Closing credits tonight via Nancy Sinatra. You only live twice. One for you. One for your dreams. #YOLT
What does a death by hanging say about Lane Pryce?
In hanging-by-government, the length of the rope and the fall has determined standards that all but guarantee a man will break his neck during his last plummet on earth. In most homegrown cases, however, a person who has hanged himself will not break his neck, usually because the rope is too short or the fall not sharp enough. In these cases, the man will merely strangle to death.
After what is hopefully a mercifully short time, the man will pass into unconsciousness and then expire. From the furrows in Lane’s neck, he seems to have used a rather strong cord, leading to those unsightly bloody gouges and protruding tongue that confront our SCDP folk with the singularity drawing near.
What else did we notice from our friends’ reactions? A certain indication of olfactory unpleasantness, resultant from a hanged body’s evacuation of the bowels upon descent.
Why did Lane hang himself instead of other possibly less grisly options? There’s a rich literary history perhaps the old British schoolboy in him couldn’t resist:
The Greeks had a storied tendency to hang their heroes, for one thing. (And to take their lives thusly in real life, as well.) Sophocles, in his take on the classic heroine Antigone, sent her off to a death by hanging, replete with righteousness:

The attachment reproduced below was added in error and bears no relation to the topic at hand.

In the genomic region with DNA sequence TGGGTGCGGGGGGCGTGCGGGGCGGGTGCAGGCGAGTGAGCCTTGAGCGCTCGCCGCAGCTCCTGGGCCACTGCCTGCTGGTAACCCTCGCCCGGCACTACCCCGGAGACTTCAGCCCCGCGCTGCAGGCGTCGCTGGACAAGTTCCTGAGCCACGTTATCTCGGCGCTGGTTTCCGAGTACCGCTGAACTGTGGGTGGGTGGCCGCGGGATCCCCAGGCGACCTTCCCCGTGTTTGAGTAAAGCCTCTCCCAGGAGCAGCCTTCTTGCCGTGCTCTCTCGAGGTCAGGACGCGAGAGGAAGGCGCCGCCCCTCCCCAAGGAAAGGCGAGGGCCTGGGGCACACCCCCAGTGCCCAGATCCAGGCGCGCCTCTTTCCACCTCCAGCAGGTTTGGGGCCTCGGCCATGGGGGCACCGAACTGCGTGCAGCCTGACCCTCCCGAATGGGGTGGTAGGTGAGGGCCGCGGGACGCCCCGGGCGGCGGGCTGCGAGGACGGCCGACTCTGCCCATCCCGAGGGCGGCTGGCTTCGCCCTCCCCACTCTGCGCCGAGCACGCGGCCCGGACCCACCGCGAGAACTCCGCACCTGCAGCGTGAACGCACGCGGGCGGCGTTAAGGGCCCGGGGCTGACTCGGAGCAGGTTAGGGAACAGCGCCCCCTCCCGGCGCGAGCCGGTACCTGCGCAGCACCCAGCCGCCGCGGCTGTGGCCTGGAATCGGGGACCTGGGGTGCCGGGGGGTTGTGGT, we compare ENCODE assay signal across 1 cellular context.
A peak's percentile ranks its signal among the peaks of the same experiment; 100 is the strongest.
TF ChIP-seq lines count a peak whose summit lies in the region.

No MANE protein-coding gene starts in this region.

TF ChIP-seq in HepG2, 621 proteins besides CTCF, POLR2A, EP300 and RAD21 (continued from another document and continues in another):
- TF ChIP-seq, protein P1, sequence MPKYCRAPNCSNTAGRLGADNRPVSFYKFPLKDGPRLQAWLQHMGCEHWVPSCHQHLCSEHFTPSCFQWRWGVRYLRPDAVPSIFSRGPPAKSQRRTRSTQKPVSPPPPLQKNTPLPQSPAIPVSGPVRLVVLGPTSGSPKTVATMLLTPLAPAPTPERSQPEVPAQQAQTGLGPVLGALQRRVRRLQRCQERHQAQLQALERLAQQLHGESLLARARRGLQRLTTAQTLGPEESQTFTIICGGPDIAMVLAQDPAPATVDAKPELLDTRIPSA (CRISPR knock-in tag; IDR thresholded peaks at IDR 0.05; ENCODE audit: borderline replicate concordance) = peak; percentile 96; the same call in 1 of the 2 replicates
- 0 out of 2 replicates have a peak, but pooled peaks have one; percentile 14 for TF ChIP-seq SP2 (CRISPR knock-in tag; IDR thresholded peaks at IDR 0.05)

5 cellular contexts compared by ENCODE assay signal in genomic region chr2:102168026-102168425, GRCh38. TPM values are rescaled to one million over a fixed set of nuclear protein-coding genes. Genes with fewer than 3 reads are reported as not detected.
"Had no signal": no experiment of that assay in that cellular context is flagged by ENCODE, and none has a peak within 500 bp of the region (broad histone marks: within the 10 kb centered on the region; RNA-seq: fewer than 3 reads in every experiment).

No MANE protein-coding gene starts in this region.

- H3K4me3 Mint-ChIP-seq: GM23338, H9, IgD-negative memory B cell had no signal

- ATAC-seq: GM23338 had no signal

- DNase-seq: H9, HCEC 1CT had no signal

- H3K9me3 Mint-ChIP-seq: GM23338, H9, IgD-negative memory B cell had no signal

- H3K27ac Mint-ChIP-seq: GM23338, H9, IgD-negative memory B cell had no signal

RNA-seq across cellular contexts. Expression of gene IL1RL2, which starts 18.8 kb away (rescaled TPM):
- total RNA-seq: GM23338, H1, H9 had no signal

“When I have suffered my doom, I shall come to know my sin; but if the sin is with my judges, I could wish them no fuller measure of evil than they, on their part, mete wrongfully to me.”
Perhaps that’s what leaving that resignation letter was: a gesture of spite to his judges. The effluvia served that purpose well, too!
We’ve had a palpation toward suicide for the whole season, as discussed inter alia. Remember Don’s little drawing on his notepad from earlier this season (pictured above)? It certainly set the tone for the season. In any case, we know exactly why Don reacted so badly to Lane’s hanging. Poor Adam Whitman.
In the end, maybe Lane hung himself simply because it is the most handily available form of suicide. Virgil referred to hanging as “the coil of unbecoming death.” Making Lane’s body not the only one with an unfortunate visage, clearly.
RIP, Mr. Pryce. I remember seeing a preview in the New York Times for the upcoming season describing our vaunted firm as Sterling Cooper Draper Bryce. Poor thing.
*Footnote by Natasha Simons
Couldn’t help but be reminded.
Yet somehow he was not afraid of anything, was absolutely calm; perhaps because he had looked into the dark corner at last and knew. It was bad enough, what he saw there, but somehow not so bad as his long fear of it had been. He saw everything clearly now. He had a feeling that he had made the best of it, that he had lived the sort of life he was meant to live. —Willa Cather, “Paul’s Case”